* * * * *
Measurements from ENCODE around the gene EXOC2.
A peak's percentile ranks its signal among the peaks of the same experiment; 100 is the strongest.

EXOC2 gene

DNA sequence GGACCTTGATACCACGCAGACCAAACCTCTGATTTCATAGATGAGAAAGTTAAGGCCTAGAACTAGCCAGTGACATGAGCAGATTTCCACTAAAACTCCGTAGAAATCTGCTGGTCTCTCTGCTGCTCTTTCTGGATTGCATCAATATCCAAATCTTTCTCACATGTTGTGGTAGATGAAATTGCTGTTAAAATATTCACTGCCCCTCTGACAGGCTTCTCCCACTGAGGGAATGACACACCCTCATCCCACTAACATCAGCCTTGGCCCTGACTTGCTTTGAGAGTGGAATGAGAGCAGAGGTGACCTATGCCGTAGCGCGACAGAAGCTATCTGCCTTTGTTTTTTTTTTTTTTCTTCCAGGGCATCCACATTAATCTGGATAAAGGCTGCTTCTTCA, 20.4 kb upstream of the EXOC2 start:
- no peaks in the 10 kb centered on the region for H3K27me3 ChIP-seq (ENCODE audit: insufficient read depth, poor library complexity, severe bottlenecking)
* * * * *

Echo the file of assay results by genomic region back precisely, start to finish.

Measurements from ENCODE around the gene EXOC2.
A peak's percentile ranks its signal among the peaks of the same experiment; 100 is the strongest.

EXOC2 gene

DNA sequence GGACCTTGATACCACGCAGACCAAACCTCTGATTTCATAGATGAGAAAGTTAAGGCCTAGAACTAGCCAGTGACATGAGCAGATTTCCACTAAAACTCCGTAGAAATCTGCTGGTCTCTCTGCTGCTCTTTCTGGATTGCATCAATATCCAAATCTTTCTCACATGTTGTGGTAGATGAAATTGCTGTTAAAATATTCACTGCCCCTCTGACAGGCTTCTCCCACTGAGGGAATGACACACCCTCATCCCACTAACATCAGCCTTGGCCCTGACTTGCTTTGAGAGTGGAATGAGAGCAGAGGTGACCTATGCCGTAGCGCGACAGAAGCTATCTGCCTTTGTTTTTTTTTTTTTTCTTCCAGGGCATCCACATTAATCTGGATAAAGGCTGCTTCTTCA, 20.4 kb upstream of the EXOC2 start:
- no peaks in the 10 kb centered on the region for H3K27me3 ChIP-seq (ENCODE audit: insufficient read depth, poor library complexity, severe bottlenecking)